Connecting Materialities / Material Connectivities

[ mat~con ]

A research initiative at the Department of Social and Cultural Anthropology, LMU Munich.

by Philipp Schorch and Martin Saxer

Road-side shop in the Batken Region, Kyrgyzstan. © 2014 Martin Saxer

The Idea

This initiative aims at collectively thinking through connectivity and materiality. Our starting point is simple: things that move and thereby connect or, the other way round, connections made through things are central to anthropology’s concerns. From the Kula Ring to the journeys of museum objects, from the travels of empire-founding Buddha statues to the logics and logistics of shipping containers, connectivity and materiality are interwoven in various but particular ways. Somewhat akin to Heisenberg’s uncertainty principle, we take connectivity and materiality not as defined properties of some-thing but as two interrelated modes in which an entity is, or rather is becoming, in a world. Thus, with materiality we do not mean the materials as such, but the underlying forces and potentialities as material entity. Likewise, connectivity does not denote a single connection, but the underlying mode of being or becoming connected with other entities. The question is how these two ways of existence relate and fold into each other to produce the realities we attempt to understand.

In order to solve this puzzle we organized two one-day workshops followed by a final one-day symposium. Each of the three events was designed to trace histories, dissect theories, scrutinize methodologies and contextualize ethnographies through a material lens with the common objective to reflect on and sharpen our anthropological inquiries.

Outcomes

The historical, theoretical, methodological and ethnographic overlaps studied, as well as the common conceptual framework created, offered fertile grounds for co-investigations moving beyond established regional and thematic foci. The three-event structure spanning fifteen months ensured that ideas had time to ripen before harvesting them. This approach – slow but nutritious food for the brain, so to say – led to a set of papers presented at the symposium and compiled into an edited volume entitled Things and Ties: Researching Materiality and Connectivity in Anthropology and Beyond. The volume, edited by Martin Saxer, Philipp Schorch and Marlen Elders is currently under review and scheduled for publication in 2019. It includes contributions by Tim Ingold, Philipp Stockhammer, Julia Binter, Catrien Notermans and Jean Kommers, Natalie Göltenboth, Juliane Müller, Anna-Maria Walter, Srinivas Reddy, Gillian Tan, Marc Higgin, Jennifer Clarke, Lorenzo Granada, Gabriele Herzog-Schröder, Adam Kaasa, Elia Petridou and Lisa Francesca Rail.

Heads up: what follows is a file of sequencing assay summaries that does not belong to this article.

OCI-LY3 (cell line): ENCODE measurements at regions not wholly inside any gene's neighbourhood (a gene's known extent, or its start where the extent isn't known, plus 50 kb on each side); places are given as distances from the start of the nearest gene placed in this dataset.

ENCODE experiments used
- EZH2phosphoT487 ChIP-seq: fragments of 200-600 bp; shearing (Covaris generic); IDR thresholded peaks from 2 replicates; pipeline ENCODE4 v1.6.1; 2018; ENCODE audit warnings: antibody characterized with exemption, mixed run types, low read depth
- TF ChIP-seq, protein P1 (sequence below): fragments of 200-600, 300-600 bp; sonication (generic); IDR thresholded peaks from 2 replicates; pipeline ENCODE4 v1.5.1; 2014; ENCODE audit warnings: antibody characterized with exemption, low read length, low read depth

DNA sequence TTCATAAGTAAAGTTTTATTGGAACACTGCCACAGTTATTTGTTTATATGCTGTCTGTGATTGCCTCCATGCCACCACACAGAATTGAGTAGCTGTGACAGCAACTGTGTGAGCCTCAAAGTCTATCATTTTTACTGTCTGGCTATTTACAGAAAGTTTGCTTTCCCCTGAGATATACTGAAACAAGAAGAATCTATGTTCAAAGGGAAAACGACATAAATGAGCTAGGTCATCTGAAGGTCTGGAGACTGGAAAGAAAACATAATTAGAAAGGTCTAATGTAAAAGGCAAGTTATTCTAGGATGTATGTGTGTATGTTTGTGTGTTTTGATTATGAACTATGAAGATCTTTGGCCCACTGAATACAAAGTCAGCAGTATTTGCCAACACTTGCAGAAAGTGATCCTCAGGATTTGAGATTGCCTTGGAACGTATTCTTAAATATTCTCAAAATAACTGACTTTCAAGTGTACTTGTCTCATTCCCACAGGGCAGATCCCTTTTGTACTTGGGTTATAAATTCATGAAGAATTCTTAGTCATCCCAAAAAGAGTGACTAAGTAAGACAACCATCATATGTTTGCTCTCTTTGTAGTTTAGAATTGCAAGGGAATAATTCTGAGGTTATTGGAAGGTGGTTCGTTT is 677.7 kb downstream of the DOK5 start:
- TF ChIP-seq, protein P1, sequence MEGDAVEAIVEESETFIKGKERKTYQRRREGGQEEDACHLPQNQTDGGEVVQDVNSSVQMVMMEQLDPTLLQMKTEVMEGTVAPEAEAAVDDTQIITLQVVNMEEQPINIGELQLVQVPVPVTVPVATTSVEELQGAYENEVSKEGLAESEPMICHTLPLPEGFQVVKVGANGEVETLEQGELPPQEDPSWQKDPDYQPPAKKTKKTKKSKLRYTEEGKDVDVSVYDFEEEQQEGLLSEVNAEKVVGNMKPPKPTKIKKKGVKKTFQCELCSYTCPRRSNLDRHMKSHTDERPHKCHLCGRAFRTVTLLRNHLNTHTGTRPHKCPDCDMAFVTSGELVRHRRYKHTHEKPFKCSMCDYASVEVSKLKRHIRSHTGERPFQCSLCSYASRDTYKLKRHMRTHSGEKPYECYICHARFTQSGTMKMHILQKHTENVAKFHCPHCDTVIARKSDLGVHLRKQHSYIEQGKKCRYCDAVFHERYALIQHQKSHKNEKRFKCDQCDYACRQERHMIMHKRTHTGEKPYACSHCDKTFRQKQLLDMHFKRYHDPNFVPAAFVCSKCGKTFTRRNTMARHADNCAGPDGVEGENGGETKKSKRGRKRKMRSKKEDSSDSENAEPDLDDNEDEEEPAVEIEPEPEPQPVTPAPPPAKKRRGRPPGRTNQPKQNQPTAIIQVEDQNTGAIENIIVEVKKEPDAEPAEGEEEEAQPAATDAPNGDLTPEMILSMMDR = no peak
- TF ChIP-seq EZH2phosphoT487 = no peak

Related Events


28
Nov 2015

Material, Experience, and the Mobile

First workshop of the research initiative “Connecting Materialities / Material Connectivities”


29
Jul 2016

Materials, Environments, and Curatorial Interventions

Second workshop of the research initiative “Connecting Materialities / Material Connectivities”


09
Feb 2017

Connecting Materialities / Material Connectivities

International Symposium at the Center for Advanced Studies, LMU Munich


Outputs


Video

Artistic-Academic Interventions of the Symposium Connecting Materialities / Material Connectivities

by NATALIE GöLTENBOTH, GABRIELE HERZOG-SCHRöDER, MARC HIGGIN, LISA RAIL, FELIX REMTER, MIRIAM REMTER, ANNA-MARIA WALTER
09 February 2017
LMU Munich

Talks

Recordings of the Symposium Connecting Materialities / Material Connectivities

by TIM INGOLD, PHILIPP SCHORCH, MARTIN SAXER, TOM WIDGER, PHILIPP W. STOCKHAMMER, JENNIFER CLARKE, GILLIAN G. TAN, MARK ALDENDERFER, SRINIVAS G. REDDY, JULIA BINTER, ALICE VON BIEBERSTEIN, LORENZO GRANADA, ADAM KAASA, ALESSANDRO RIPPA, JULIANE MüLLER, INGE DANIELS, CATRIEN NOTERMANS, ELIA PETRIDOU
05 April 2017
LMU Munich

Contact:
Highland Asia Research Group
LMU, Social and Cultural Anthropology, Oettingenstr. 67
80538 Munich, Germany
martin.saxer@lmu.de | +49 89 2180 9639

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